In the short run, the market is a voting machine. In the long run, it’s a weighing machine”
I often wonder when the short term morphs into check weigher machine the long term. After all, isn’t the long term just a series of short terms anyway. When does the voting machine turn into the weighing machine? Let’s think about that…
What invokes a response from a voting machine? Sentiment, popularity and perception. A story I would like to quote from “The Snowball” illustrates the sheer power of “the voting machine” An oil prospector died and went to heaven. He met St. Peter who said “Welcome! We are happy to have you here, there is just one issue. We have strict zoning laws here and we keep all of the oil prospectors in that pen and as you can see, it’s jam-packed”. The newcomer replied “don’t worry, I will get rid of them!”
He turned towards the pen and shouted out “There is oil in hell” and like that, the pen emptied, as his peers headed for the fiery pit to chase another million. St. Peter said “now you have it all to yourself!” The prospector paused for a minute and then said “no, I better follow them in case there is any truth in the rumour” and off he scurried. Ladies and gentlemen, you wouldn’t go, would you? The thing is that many people would. How often have you heard about a “red, hot” tip, ready to take off and without any further analysis, you either considered or actually bought it? What is that, but following a rumour to see if there is any truth in it? If we were to describe in three words on WHY this occurs,”sentiment, popularity and perception” would be good suggestions.
There is no question, but there have been some cases when the weighing machine came crashing down on top of the voting machine wiping populist stocks out. The internet era springs to mind. Companies’ that didn’t have assets, earnings or even revenue watched their prices rise and rise until the tech bubble burst. Many of these hollow shells were put on the weighing machine and registered nothing but hot air. These corrections enable the long term values of these companies to reign again. There is the answer to the question – the bear markets correct the bulls to identify the “actual” long run value and here is where the short and long term graphs cross.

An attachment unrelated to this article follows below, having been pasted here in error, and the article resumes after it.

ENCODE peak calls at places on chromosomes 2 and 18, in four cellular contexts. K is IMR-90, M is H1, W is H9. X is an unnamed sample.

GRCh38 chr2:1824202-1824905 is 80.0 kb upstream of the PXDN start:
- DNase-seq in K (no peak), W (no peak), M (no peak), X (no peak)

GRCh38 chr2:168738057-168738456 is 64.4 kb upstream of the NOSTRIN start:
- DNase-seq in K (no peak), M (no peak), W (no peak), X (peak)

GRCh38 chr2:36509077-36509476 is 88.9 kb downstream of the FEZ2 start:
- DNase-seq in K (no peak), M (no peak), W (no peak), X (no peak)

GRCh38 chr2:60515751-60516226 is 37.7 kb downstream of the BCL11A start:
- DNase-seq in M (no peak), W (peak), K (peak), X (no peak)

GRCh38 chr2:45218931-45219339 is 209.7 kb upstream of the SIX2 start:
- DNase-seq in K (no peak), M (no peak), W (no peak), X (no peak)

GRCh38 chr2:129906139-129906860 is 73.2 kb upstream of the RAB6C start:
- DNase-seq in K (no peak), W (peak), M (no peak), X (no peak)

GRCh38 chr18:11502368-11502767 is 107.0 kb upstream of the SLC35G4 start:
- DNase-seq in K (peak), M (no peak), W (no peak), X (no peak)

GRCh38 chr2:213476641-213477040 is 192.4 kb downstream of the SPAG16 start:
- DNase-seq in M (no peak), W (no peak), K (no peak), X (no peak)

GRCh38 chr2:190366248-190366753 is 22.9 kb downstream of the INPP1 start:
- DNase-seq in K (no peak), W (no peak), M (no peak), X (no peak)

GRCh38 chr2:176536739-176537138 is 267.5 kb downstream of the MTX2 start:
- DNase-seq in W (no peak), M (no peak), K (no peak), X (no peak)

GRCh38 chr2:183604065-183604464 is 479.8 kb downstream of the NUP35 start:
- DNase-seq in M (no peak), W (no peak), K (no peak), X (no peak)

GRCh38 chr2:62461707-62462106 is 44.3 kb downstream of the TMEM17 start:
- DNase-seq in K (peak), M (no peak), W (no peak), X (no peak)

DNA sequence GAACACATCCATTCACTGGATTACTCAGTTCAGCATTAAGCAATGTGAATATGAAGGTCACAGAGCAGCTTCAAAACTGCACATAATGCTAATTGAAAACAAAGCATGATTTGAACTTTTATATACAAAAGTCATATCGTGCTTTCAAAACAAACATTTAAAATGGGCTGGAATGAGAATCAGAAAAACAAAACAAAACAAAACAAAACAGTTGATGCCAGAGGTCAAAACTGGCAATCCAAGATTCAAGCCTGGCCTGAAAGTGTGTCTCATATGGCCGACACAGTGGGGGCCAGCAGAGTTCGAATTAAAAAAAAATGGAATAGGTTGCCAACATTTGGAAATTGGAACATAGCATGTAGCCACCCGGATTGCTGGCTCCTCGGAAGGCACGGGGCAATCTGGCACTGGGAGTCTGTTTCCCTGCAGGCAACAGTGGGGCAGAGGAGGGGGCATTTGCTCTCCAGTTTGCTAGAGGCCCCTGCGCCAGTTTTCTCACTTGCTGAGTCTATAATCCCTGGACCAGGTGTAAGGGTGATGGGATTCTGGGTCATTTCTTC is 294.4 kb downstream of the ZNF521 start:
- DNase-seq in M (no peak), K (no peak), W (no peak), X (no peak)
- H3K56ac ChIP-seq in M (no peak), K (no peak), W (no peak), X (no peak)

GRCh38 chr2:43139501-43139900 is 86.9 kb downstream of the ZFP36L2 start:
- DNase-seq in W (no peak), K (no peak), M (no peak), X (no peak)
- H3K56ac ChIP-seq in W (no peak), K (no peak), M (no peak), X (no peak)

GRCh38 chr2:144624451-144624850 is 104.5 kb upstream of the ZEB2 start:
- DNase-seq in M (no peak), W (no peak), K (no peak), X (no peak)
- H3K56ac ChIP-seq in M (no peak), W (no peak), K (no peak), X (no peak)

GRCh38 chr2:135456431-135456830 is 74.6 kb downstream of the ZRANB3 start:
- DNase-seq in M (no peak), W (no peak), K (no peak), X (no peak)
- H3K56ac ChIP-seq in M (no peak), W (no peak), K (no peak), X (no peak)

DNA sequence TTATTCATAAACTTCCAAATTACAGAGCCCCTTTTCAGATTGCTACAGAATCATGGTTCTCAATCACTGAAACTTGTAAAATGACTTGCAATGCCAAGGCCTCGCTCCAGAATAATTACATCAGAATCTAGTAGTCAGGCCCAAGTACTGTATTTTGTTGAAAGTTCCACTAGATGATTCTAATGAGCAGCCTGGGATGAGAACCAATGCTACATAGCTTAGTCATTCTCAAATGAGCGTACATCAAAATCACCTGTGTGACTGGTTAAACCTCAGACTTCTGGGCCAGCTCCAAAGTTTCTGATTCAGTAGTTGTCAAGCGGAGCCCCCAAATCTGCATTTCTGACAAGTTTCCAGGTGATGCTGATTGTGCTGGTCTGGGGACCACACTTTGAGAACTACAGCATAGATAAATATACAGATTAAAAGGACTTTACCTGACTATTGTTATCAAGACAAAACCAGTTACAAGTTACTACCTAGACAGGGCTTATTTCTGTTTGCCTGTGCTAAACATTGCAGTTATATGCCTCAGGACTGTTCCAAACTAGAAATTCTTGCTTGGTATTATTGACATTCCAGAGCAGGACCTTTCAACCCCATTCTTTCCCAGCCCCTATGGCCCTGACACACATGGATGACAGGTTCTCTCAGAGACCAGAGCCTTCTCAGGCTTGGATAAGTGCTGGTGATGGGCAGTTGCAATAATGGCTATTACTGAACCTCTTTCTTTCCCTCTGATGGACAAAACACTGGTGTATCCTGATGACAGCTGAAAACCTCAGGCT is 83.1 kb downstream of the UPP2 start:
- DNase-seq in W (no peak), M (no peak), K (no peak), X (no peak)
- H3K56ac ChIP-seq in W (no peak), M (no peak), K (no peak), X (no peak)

Does it really have to come to painful collapses in price? Surely factual information about earnings, dividends, level of debt, cash flow etc should give us an idea if a company is trading way off its value or not… and without needing a degree in accounting. Anybody, who is looking objectively at the state of affairs and not blindly following the crowd, can see that a company without assets or income is a ludicrous investment and yet, the internet craze swept everybody up.
My suggestion – buy a weighing scales and use it to measure the value in a company. It is actually that simple – Buffett developed a system which literally weighs the companies he is looking at and from this, he makes his buying and selling decisions. Do you want to know more on Buffett
Remember a voting machine is only good after the election, but the weighing scales are crucial before you bake the cake.
Susan M Hayes Has a Degree in Financial Maths & Economics..CFA (Chartered Financial Analyst) Level 1..Susan is a Stock Market Educator,Investor and Commentator.